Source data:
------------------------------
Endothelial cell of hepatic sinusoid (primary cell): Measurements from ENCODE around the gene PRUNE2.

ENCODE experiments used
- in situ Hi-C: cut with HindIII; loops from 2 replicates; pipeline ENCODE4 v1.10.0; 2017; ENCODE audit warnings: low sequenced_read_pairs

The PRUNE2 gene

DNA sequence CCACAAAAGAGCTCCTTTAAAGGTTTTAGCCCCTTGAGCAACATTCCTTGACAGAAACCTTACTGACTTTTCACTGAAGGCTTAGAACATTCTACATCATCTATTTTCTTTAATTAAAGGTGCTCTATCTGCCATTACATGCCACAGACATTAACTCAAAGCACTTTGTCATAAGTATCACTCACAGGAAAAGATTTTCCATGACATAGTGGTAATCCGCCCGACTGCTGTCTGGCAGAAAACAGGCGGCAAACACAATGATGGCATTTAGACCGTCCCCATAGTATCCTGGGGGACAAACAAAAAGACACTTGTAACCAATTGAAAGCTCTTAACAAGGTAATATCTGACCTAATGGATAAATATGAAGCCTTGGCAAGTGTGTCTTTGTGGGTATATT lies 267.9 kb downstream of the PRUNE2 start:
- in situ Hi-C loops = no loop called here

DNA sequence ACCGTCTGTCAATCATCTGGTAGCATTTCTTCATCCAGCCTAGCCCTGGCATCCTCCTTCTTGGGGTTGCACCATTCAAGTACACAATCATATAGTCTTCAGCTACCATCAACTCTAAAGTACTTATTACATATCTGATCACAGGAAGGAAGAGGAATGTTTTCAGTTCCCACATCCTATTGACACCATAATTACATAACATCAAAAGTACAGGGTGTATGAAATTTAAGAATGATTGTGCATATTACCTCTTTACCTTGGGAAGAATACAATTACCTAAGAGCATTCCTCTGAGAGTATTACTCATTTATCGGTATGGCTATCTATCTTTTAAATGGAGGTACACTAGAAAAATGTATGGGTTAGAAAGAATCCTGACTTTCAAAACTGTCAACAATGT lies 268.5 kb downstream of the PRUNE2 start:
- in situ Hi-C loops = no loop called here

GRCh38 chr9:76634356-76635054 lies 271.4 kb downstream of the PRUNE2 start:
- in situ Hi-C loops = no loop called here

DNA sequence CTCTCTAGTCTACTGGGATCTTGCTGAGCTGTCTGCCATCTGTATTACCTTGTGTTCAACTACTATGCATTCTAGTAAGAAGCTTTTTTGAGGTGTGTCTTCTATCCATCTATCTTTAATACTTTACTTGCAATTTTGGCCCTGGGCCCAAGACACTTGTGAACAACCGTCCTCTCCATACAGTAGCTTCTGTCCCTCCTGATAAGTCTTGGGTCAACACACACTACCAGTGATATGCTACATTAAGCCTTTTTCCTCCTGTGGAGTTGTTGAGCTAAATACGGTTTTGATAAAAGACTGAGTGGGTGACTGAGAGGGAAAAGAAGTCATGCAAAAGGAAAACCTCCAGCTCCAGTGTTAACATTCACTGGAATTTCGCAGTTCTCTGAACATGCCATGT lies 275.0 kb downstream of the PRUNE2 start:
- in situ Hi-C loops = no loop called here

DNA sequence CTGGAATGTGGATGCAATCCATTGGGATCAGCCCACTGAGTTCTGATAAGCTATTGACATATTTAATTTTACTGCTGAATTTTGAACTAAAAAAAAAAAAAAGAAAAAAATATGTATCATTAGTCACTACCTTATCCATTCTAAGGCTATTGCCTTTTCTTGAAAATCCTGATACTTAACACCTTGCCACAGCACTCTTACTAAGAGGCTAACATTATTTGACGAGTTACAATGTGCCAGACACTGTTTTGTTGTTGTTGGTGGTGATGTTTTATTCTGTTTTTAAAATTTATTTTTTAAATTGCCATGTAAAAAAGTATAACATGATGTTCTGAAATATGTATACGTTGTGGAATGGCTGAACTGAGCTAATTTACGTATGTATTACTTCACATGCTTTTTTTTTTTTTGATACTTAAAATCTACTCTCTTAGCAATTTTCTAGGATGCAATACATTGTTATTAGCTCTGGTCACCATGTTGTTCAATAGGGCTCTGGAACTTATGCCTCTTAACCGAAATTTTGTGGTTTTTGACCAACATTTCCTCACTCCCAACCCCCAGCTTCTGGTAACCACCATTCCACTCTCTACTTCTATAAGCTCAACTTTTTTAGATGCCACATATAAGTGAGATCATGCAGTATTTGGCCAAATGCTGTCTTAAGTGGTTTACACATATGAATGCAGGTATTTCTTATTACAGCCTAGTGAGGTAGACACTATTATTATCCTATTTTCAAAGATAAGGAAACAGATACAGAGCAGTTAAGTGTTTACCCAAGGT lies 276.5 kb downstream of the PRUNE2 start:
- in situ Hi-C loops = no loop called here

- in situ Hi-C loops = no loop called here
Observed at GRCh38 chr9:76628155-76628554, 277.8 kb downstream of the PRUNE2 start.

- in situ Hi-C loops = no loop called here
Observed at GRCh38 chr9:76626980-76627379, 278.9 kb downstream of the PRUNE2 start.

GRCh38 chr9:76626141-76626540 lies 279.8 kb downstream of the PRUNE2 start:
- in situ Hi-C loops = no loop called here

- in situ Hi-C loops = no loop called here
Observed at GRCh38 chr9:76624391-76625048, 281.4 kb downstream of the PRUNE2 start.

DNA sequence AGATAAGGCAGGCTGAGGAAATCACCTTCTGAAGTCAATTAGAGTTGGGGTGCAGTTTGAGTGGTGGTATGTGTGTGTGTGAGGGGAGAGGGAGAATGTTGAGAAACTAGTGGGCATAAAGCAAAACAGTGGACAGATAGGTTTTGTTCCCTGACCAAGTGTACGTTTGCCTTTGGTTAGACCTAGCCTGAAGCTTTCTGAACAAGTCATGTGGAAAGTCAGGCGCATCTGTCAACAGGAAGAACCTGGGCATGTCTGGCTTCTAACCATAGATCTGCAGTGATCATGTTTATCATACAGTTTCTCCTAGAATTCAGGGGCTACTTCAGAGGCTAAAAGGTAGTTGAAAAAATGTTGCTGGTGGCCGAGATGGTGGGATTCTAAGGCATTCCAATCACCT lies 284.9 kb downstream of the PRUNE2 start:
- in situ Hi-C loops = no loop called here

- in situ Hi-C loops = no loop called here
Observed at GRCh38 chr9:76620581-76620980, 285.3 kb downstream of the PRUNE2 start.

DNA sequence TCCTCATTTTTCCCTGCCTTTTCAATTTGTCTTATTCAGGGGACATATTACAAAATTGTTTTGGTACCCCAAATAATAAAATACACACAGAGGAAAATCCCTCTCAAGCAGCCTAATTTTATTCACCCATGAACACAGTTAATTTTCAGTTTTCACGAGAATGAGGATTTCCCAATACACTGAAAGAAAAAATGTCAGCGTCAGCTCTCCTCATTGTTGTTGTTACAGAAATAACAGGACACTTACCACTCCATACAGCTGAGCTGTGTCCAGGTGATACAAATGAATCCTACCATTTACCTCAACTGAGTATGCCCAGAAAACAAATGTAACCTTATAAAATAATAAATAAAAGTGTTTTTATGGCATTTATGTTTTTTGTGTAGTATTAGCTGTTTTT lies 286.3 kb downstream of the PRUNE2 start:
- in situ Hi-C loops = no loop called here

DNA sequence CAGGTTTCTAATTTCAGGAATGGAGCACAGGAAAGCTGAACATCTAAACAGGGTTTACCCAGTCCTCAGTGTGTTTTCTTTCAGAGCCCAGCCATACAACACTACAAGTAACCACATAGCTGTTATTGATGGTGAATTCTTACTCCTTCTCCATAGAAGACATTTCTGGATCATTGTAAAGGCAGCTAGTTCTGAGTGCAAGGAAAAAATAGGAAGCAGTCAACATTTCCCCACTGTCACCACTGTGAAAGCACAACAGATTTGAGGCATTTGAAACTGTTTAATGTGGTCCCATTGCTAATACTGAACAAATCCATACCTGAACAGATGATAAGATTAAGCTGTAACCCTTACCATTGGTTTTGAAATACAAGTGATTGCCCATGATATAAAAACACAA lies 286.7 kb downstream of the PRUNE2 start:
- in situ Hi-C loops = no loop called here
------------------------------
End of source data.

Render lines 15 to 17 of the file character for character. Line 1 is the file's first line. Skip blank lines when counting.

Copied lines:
- in situ Hi-C loops = no loop called here
Observed at GRCh38 chr9:76628155-76628554, 277.8 kb downstream of the PRUNE2 start.

- in situ Hi-C loops = no loop called here